Digital Advertising Myths

How to Amplify Your Content Distribution Channels

Digital advertising has changed quite a bit in the past decade – from new platforms to new creative types to the way that consumers respond to ads online. Unfortunately, these changes have brought along confusion and hesitation surrounding online advertising.

Myth 1: Digital Advertising works best for B2C marketers. Digital advertising is just as important for Business-to-Business (B2B) marketers as it is for Business-to-Consumer (B2C) marketers. In fact, 71% of B2B researchers begin with a generic online search, making this a receptive audience to digital ads. What Marketers Should Do: Target your audience where they already are online. For example, if you are hoping to reach a buyer persona that largely depends on a mobile phone for work, you can choose to display ads on mobile-specific platforms and apps.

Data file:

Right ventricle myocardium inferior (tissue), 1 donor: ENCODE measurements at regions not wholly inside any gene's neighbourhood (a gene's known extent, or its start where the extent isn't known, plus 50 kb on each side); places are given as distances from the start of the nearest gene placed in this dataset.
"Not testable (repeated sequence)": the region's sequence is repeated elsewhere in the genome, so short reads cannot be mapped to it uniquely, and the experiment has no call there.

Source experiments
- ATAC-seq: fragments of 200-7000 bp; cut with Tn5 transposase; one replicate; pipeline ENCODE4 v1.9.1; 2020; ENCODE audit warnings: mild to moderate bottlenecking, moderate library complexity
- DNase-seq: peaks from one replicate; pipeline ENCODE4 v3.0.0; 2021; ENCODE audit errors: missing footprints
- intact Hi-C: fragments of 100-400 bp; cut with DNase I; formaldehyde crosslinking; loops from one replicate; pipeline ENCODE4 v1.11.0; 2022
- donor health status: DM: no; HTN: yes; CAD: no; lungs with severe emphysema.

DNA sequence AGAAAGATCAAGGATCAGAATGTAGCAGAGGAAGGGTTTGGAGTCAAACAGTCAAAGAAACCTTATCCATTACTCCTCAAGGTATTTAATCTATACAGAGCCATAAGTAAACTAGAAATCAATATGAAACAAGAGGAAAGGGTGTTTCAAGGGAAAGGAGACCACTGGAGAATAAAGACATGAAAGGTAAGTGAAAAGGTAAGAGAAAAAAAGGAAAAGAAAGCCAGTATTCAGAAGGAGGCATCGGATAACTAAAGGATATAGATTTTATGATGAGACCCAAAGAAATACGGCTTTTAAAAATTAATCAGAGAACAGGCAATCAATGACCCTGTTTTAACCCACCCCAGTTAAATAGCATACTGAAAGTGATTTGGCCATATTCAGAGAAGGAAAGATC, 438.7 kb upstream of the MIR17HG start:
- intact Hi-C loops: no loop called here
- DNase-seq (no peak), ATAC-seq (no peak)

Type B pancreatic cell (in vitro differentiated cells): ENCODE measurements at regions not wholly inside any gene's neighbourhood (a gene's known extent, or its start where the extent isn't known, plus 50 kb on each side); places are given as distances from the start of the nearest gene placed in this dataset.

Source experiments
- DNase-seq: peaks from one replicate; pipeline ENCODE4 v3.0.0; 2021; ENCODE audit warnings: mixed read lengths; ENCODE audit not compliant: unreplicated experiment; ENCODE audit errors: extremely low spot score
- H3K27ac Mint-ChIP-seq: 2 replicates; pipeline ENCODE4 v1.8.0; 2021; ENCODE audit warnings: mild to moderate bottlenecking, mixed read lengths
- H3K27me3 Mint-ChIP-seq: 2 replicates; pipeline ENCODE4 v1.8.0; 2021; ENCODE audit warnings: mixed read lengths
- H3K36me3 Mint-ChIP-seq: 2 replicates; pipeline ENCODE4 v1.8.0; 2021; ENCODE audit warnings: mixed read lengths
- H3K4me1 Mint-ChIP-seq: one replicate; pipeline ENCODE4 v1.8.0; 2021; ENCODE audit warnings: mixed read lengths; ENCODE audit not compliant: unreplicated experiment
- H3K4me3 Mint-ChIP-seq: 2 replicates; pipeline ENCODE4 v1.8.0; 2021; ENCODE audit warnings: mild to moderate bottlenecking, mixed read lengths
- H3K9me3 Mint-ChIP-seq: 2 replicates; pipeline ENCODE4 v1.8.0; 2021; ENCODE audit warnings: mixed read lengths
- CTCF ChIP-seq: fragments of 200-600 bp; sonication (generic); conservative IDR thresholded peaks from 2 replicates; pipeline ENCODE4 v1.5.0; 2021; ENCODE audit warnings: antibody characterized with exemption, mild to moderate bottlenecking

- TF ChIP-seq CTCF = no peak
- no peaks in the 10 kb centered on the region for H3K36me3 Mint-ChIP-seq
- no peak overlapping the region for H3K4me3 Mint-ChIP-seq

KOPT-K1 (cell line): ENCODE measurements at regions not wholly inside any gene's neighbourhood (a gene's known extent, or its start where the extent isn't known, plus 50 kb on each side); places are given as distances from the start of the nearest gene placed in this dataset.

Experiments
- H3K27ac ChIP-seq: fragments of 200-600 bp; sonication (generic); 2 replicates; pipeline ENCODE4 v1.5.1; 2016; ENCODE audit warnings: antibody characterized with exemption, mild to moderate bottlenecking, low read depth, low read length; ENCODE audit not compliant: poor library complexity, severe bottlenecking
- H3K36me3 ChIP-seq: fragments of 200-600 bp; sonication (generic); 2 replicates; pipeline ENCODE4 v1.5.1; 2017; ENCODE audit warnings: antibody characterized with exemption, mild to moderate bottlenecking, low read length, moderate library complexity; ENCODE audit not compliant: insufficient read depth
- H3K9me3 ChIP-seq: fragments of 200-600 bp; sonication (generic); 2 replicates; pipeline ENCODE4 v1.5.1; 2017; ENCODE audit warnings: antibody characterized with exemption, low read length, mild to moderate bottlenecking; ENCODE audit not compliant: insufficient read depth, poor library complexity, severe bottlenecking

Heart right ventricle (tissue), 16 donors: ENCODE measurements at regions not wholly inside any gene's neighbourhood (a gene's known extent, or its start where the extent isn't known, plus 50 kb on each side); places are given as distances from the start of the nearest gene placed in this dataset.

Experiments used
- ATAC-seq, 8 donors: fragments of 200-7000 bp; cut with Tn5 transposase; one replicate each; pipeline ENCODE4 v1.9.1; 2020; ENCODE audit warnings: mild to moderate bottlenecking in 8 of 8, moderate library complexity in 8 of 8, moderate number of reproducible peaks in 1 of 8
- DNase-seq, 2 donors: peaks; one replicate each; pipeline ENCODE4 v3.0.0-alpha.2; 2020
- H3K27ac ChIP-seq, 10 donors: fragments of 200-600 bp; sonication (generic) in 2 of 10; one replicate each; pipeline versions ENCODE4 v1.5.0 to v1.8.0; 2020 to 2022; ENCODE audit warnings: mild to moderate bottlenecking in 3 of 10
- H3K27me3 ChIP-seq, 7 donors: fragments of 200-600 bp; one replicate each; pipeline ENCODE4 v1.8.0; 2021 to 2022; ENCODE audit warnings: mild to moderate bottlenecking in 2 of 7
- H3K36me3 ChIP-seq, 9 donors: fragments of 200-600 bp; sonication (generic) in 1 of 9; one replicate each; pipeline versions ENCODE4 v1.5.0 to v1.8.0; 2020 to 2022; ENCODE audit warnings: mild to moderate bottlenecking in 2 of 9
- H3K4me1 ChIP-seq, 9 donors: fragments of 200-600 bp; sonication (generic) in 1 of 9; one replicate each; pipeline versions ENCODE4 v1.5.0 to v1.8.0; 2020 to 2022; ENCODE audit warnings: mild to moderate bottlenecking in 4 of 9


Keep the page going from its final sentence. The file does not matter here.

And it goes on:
Myth 2: All conversions are good conversions. Google AdWords has a feature called “negative keywords” for a good reason. Let’s say a company sells a software for pop-up calls-to-action. If they don’t set their targeting settings correctly, that business could easily end up receiving traffic from users who were searching for a “pop-up” greeting card or a visitor hoping to find a “pop-up” sale near them. Search can be tricky and without the right setup of your campaign, you’ll pay for clicks from unqualified prospects. Make sure that you are using clear copy in your ads so users don’t click through for the wrong reasons just to inflate your click counts. What Marketers Should Do: Targeting the right audience will help you get the most for your ad budget and turn prospects into sales leads. Here’s a guide on setting up your audience in Facebook.

Myth 3: Ads are disruptive and spammy. Digital advertisements are only disruptive when the user is not considered. Sure, the flashing neon “free iPod” pop-ups of the past were intrusive and annoying, but that’s not what online ads look like today. By creating high-quality, informative advertisements that represent your product or company, you can promote your brand, create awareness, and gain potential customers. What Marketers Should Do: Check out these native advertising best practices for 2018. Hint: focus on quality, engaging, educational, and humorous content, and steer away from clickbait.